Combinatorial n-fold integer programming and applications
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25th European Symposium on Algorithms (ESA 2017)
Contribution to Conference
Schloss Dagstuhl - Leibniz-Zentrum für Informatik GmbH, Dagstuhl Publishing
Many fundamental NP-hard problems can be formulated as integer linear programs (ILPs). A famous algorithm by Lenstra allows to solve ILPs in time that is exponential only in the dimension of the program. That algorithm therefore became a ubiquitous tool in the design of fixed-parameter algorithms for NP-hard problems, where one wishes to isolate the hardness of a problem by some parameter. However, it was discovered that in many cases using Lenstra's algorithm has two drawbacks: First, the run time of the resulting algorithms is often doublyexponential in the parameter, and second, an ILP formulation in small dimension can not easily express problems which involve many different costs. Inspired by the work of Hemmecke, Onn and Romanchuk [Math. Prog. 2013], we develop a single-exponential algorithm for so-called combinatorial n-fold integer programs, which are remarkably similar to prior ILP formulations for various problems, but unlike them, also allow variable dimension. We then apply our algorithm to a few representative problems like Closest String, Swap Bribery, Weighted Set Multicover, and obtain exponential speedups in the dependence on the respective parameters, the input size, or both. Unlike Lenstra's algorithm, which is essentially a bounded search tree algorithm, our result uses the technique of augmenting steps. At its heart is a deep result stating that in combinatorial n-fold IPs an existence of an augmenting step implies an existence of a "local" augmenting step, which can be found using dynamic programming. Our results provide an important insight into many problems by showing that they exhibit this phenomenon, and highlights the importance of augmentation techniques.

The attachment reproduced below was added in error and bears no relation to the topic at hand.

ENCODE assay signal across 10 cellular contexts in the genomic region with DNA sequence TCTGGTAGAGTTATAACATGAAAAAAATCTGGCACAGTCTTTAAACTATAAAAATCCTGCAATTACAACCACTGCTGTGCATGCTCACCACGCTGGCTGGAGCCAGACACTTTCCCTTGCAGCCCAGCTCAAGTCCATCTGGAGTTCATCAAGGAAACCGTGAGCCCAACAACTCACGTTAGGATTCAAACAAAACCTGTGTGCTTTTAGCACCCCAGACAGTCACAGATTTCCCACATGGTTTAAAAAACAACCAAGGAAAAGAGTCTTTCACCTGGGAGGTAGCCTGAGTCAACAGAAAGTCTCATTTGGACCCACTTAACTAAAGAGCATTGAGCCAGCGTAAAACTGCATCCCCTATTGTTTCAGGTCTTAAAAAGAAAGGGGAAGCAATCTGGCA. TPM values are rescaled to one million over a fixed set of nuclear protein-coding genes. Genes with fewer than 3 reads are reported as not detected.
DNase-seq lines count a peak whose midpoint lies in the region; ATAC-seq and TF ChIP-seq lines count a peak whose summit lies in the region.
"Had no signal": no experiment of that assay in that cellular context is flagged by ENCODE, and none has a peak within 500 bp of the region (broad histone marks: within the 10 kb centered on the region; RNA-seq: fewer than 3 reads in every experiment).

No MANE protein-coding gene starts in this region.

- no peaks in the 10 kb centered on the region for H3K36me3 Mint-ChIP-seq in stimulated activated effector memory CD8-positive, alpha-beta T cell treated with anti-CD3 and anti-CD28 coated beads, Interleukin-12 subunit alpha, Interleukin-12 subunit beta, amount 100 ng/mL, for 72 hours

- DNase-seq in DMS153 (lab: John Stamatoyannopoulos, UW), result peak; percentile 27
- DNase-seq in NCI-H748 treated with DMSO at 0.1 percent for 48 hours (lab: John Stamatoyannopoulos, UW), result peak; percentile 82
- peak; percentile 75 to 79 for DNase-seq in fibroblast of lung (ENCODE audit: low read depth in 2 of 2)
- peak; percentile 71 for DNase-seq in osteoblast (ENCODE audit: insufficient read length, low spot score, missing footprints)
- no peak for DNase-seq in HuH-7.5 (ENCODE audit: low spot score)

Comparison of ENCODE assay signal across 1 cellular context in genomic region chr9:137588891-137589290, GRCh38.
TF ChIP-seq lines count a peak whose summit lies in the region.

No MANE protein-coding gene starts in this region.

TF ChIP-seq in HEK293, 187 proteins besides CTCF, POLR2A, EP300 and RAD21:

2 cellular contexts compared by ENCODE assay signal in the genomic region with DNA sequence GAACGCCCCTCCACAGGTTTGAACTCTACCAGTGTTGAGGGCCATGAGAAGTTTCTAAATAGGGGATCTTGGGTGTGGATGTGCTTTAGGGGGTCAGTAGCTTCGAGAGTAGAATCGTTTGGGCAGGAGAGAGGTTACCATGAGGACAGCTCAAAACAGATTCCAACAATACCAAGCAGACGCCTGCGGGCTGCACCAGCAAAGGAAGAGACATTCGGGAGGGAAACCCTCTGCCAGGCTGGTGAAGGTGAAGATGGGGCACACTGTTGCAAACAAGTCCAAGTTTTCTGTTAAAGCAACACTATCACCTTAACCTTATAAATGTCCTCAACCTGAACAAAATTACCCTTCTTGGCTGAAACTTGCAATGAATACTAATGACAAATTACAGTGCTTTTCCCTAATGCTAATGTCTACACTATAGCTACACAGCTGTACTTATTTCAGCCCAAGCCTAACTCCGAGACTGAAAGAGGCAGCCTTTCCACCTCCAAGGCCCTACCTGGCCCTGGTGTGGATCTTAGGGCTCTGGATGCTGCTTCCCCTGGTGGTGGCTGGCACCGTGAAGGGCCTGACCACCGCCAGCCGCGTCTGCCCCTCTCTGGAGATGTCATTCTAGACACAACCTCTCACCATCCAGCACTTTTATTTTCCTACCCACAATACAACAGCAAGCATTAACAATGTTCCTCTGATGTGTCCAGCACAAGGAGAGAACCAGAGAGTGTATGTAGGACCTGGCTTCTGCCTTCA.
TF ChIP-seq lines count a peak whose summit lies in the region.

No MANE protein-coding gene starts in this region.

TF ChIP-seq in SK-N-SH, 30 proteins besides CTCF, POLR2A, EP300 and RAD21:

More Funding Information
D.K. supported by the CE-ITI grant project P202/12/G061 of GA CR; M.K. supported by the GA UK grant project 1784214. M.M. supported by ERC Starting Grant 305465 (BeyondWorstCase).